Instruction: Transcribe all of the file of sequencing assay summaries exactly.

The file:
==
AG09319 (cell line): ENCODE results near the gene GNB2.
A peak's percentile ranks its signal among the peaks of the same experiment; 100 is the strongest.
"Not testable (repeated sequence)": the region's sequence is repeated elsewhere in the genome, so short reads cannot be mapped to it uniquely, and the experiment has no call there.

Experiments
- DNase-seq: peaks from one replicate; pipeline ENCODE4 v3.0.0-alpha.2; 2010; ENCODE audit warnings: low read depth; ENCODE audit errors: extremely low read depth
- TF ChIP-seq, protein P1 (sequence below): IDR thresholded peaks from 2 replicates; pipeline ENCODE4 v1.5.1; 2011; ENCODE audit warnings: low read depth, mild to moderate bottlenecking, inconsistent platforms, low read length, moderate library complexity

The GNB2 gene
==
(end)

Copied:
AG09319 (cell line): ENCODE results near the gene GNB2.
A peak's percentile ranks its signal among the peaks of the same experiment; 100 is the strongest.
"Not testable (repeated sequence)": the region's sequence is repeated elsewhere in the genome, so short reads cannot be mapped to it uniquely, and the experiment has no call there.

Experiments
- DNase-seq: peaks from one replicate; pipeline ENCODE4 v3.0.0-alpha.2; 2010; ENCODE audit warnings: low read depth; ENCODE audit errors: extremely low read depth
- TF ChIP-seq, protein P1 (sequence below): IDR thresholded peaks from 2 replicates; pipeline ENCODE4 v1.5.1; 2011; ENCODE audit warnings: low read depth, mild to moderate bottlenecking, inconsistent platforms, low read length, moderate library complexity

The GNB2 gene